WikiLeaks has published 30,287 documents and 173,132 emails stemming from last winter’s cyber-attack on Sony Pictures Entertainment.
The hack was reportedly initiated by North Korea in response to the studio’s decision to release “The Interview,” a comedy that centered on an assassination attempt on North Korean leader Kim Jong-un. That resulted in a series of embarrassing revelations, exposing correspondence between top executives and producers that ultimately led to the ouster of studio chief Amy Pascal and her replacement by TriStar chief Tom Rothman.
WikiLeaks, which came to prominence releasing sensitive government documents, said that it was releasing the archive because reporters were only able to “scratch the surface” before the correspondence was taken down.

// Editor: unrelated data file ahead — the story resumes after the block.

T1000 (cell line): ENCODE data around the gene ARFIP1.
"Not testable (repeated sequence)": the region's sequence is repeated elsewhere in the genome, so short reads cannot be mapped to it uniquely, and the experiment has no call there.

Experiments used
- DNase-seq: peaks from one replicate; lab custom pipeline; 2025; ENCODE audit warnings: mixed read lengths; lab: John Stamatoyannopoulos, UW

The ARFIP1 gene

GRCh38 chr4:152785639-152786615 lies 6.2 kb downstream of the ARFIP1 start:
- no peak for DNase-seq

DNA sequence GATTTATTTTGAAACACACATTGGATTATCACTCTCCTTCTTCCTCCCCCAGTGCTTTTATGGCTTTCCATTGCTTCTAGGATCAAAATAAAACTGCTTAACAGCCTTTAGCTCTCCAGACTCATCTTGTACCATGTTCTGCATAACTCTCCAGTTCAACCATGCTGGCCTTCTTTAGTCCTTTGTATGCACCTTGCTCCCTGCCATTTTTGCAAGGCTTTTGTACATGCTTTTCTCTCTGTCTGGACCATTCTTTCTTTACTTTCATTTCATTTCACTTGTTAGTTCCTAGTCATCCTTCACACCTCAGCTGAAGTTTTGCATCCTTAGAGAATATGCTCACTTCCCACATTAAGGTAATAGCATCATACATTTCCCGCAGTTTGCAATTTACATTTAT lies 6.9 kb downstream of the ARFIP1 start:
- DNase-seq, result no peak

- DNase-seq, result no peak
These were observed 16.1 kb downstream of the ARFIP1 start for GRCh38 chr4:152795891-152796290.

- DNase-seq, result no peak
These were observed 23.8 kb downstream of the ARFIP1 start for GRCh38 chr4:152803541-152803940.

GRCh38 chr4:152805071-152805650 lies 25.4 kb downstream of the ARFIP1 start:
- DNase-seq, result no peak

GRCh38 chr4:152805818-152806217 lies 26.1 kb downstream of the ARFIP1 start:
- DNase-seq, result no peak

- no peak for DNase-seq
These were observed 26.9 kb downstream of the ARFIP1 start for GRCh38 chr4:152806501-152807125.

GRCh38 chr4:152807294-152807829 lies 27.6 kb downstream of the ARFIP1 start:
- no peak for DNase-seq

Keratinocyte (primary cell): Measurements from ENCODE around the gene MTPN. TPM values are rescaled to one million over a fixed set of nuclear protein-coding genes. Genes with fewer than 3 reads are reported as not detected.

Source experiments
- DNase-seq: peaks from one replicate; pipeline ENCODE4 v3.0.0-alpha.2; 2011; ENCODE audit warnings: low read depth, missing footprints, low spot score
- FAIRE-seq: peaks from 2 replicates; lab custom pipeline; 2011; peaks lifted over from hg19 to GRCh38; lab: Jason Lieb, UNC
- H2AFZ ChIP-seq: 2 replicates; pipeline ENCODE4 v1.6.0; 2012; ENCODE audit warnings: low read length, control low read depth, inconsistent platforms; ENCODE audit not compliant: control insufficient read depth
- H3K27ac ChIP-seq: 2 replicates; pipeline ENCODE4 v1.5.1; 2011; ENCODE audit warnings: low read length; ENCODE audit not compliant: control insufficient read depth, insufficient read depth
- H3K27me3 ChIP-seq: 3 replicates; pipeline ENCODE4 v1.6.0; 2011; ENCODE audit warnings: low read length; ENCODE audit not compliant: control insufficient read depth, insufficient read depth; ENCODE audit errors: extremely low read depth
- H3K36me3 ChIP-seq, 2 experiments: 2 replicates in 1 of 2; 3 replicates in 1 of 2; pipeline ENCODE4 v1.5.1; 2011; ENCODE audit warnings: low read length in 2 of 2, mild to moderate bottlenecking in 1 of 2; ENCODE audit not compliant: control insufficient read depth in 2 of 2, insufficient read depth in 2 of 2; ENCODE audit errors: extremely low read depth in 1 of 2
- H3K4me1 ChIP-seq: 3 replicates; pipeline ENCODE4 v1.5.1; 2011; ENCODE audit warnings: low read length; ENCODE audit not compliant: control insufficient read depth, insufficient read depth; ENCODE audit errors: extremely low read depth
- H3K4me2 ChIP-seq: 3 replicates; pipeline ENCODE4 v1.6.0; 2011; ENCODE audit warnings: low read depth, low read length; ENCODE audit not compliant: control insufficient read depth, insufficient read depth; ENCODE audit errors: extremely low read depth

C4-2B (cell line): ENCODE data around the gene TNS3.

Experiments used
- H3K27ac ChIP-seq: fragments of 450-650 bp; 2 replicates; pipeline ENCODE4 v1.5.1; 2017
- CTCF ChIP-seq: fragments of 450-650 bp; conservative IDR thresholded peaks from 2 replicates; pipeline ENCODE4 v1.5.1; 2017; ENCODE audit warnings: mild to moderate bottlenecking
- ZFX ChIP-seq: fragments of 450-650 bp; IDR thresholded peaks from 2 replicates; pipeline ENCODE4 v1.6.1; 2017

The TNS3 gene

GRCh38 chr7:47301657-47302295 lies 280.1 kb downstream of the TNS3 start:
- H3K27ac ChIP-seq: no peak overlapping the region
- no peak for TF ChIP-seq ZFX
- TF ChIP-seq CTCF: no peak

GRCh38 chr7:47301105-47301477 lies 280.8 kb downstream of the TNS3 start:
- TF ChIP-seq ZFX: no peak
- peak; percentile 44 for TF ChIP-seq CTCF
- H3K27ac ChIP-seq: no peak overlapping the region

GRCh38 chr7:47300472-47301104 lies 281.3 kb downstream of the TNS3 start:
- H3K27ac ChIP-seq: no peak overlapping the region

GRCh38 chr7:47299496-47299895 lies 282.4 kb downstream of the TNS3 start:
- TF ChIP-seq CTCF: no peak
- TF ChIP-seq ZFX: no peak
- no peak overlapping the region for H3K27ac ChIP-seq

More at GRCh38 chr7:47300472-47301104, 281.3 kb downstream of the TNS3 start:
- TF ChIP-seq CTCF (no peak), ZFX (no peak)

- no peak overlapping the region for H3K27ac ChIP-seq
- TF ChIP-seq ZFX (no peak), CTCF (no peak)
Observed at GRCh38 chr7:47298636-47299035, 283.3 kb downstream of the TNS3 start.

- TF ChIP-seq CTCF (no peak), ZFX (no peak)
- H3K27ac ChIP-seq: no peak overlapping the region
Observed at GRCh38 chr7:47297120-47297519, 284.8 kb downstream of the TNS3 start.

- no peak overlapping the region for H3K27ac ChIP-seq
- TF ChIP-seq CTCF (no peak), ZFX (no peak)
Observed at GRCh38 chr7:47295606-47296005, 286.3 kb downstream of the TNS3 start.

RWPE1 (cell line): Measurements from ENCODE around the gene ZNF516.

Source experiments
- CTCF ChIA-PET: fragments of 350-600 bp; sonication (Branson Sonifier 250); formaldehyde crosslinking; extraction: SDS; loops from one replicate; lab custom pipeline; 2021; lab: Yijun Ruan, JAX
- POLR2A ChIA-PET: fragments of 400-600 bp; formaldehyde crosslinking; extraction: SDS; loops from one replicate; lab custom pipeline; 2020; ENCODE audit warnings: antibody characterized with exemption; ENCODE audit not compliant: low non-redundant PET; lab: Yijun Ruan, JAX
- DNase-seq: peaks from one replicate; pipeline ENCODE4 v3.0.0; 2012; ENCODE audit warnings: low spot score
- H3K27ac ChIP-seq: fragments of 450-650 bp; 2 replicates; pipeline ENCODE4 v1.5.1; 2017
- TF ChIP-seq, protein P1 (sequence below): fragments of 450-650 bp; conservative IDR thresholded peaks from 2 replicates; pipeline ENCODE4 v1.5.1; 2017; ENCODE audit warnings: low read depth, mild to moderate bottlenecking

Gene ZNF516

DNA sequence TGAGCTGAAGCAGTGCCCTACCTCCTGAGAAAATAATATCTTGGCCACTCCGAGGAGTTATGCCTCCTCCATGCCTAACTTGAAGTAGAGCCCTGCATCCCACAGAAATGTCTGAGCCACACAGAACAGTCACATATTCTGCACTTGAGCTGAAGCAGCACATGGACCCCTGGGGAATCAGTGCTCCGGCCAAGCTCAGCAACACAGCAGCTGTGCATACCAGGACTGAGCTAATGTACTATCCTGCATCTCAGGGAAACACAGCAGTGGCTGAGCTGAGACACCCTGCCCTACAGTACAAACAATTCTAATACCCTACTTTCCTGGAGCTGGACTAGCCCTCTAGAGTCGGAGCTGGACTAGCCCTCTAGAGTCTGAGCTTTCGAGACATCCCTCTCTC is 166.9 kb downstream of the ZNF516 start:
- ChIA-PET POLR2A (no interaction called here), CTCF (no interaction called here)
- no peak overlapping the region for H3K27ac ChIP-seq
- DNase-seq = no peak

“This archive shows the inner workings of an influential multinational corporation,” WikiLeaks editor-in-chief Julian Assange said in a statement. “It is newsworthy and at the center of a geopolitical conflict. It belongs in the public domain. WikiLeaks will ensure it stays there.”
The group said that the correspondence expose Sony’s political fundraising and its lobbying activities on behalf of anti-piracy. In particular, WikiLeaks cites emails detailing how members of the studio set up a “collective” in order to get around campaign donation limits and send money to New York Governor Andrew Cuomo, because of his support for state film and television tax incentives and work cracking down on piracy.
The release announcing the document release specifically cites Sony Pictures Entertainment CEO Michael Lynton’s involvement with military and intelligence think tank the Rand Corporation, and the company’s overtures to stars like George Clooney and Kevin Spacey in order to come to their events.
A spokesperson for Sony did not immediately have a comment.